This was originally published in the now defunct Pagan Edge in October 2011. The theme of the month was, of course, death, dying, spirits, and Samhain. I wrote this pretty tongue-in-cheek. Also, I am absolutely not subtle about it. What can I say? I’ve admitted to freely borrowing from other sources before, and this was just too tempting for me to pass up.
“So, this is the place,” said Mayor Withers. “As I said, the legend is that after her husband died in the War Between the States, Mrs. Beauregard killed herself and to this day haunts the Magnolia Plantation.”
The ghost hunters started to unpack their gear from their van. The sun was starting to set on the ruined antebellum manor house. The house was mostly intact, but it was covered with climbing ivy and other creeping plants.
“You leave it to us, Mayor,” said Rick.
“Good, good, if this place is really haunted, it’ll really boost tourism. But I’ll leave y’all to your work,” he said, and drove off.
“Come on, gang, let’s check this out.” Rick was followed by Norville, Laurel, and Veronica, all of whom were carrying a variety of instruments.
“Oww,” Laurel cried as her foot went through a weak board on the porch.
“Are you all right?” Rick asked.
“Yeah. I think I just twisted my ankle a little. I can keep going.”
The group was more cautious getting through the double doors. They clicked on flashlights to get a good look at the grand entrance.
Norville cocked his head to the side as the others fiddled with their instruments. “Gang, we don’t need all that. We’ve got a live one. Well, you know what I mean.”
“What do you hear?” Veronica asked, pushing up her glasses and poised to take notes. None of them doubted Norville; he was the only true medium in the group.
“I hear a woman. I’ll bet it’s the lady of the house.”
“Then let’s talk to her,” Rick said.
Mayor Withers arrived the next morning as the group was just about done packing up their van. “Well, what did y’all find?”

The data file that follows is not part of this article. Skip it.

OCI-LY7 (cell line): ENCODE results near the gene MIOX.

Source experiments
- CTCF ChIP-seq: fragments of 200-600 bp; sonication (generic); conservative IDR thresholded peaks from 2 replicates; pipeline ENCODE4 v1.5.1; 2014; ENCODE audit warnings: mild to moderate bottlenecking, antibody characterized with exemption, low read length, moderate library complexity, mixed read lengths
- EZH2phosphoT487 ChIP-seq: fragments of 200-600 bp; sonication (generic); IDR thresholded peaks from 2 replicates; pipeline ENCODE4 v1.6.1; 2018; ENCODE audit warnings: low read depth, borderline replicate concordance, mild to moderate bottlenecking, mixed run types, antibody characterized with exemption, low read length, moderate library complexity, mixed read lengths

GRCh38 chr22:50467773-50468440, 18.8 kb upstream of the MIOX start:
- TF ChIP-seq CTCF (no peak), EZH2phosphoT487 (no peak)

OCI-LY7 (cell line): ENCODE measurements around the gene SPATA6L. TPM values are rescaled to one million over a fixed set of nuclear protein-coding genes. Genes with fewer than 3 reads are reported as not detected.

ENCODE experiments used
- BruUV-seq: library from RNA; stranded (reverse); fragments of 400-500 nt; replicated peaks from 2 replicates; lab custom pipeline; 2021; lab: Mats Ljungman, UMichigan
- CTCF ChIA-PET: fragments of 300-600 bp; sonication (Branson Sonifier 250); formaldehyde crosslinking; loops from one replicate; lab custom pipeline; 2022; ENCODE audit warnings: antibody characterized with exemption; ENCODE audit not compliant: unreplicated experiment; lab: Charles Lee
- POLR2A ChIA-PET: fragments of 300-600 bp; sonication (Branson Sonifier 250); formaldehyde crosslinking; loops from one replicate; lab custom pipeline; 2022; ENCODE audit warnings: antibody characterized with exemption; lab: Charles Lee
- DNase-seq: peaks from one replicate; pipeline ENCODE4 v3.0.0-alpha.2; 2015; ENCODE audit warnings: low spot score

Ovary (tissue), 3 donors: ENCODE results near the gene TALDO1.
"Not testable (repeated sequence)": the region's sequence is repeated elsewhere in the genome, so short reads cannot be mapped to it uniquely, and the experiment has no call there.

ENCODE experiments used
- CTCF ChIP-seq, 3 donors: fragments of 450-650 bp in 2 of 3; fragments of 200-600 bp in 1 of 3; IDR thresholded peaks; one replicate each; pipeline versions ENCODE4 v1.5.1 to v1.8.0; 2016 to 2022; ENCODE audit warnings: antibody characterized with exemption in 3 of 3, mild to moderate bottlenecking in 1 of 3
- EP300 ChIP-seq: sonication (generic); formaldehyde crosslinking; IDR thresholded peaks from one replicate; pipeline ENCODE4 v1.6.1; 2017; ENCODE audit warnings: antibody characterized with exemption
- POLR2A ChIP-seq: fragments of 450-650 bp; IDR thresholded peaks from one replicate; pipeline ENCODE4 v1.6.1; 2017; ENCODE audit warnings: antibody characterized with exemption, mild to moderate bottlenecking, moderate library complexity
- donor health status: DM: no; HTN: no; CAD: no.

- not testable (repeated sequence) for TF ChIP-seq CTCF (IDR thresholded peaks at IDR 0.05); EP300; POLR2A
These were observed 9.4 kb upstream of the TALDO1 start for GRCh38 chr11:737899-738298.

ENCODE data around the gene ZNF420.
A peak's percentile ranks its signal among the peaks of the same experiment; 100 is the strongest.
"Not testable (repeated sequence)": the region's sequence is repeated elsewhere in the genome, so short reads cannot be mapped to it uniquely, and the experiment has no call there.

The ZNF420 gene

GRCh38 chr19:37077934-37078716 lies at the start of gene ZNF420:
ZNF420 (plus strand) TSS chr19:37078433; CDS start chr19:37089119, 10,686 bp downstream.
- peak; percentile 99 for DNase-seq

“I’m sorry, Mayor, but this house is definitely not haunted,” Veronica said.
His face fell. “Really?”
“I’m sorry, but our instruments didn’t record anything,” she said. “No unexplained thermal changes, no electronic voice phenomena, not even an orb on the digital cameras. The house is run-down and I think there are rats in there, but no ghosts.”
The Mayor looked sly. “Well, you know the plantation isn’t haunted, and I know it, but I don’t have to tell the Board.”
“I don’t think that’s a good idea,” Rick said. “Laurel twisted her ankle on the porch.” He pointed to Laurel’s ankle, which she had taped that morning. “I’ve been in a lot of run-down buildings, and it’s pretty dangerous to walk through them, especially at night. I guess you could fix it up to code, but that’ll cost a lot. I mean, you don’t want some kids getting in there to hunt ghosts and getting hurt.”
“Oh, no, I really don’t want that. I don’t know even know how to get it up to code. Well, darn it. Sounds like I’ll have to keep people out to avoid a lawsuit. I’m sorry to have wasted your time,” said the Mayor.
“No problem. We never expect to find anything.”
“Alrighty. Well, I’ve got some work to do so I’ll be headin’ out. See y’all later,” the Mayor said, and drove off.
When the Mayor’s truck was out of sight, there was a shimmer of light in the shade of a nearby magnolia tree. “Thank y’all very much,” said the whisper of a woman’s voice.
“It’s no problem, Mrs. Beauregard,” Norville said. “We’re in this business to help people, living or ghost. Do you need anything else?”
“No, thank y’all. I just need some time alone.” With that, the shimmer and voice faded away.